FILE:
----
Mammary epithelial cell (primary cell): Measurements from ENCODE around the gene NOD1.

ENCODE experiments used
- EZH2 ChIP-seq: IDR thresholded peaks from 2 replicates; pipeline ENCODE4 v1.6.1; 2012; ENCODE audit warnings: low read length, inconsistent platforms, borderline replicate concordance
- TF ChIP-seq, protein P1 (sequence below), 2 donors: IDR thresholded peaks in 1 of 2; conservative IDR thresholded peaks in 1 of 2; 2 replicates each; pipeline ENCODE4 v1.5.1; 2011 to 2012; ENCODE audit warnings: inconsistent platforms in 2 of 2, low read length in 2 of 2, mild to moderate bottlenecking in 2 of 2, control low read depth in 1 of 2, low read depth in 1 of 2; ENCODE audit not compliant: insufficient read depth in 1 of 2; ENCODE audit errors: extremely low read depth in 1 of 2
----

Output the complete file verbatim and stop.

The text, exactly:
Mammary epithelial cell (primary cell): Measurements from ENCODE around the gene NOD1.

ENCODE experiments used
- EZH2 ChIP-seq: IDR thresholded peaks from 2 replicates; pipeline ENCODE4 v1.6.1; 2012; ENCODE audit warnings: low read length, inconsistent platforms, borderline replicate concordance
- TF ChIP-seq, protein P1 (sequence below), 2 donors: IDR thresholded peaks in 1 of 2; conservative IDR thresholded peaks in 1 of 2; 2 replicates each; pipeline ENCODE4 v1.5.1; 2011 to 2012; ENCODE audit warnings: inconsistent platforms in 2 of 2, low read length in 2 of 2, mild to moderate bottlenecking in 2 of 2, control low read depth in 1 of 2, low read depth in 1 of 2; ENCODE audit not compliant: insufficient read depth in 1 of 2; ENCODE audit errors: extremely low read depth in 1 of 2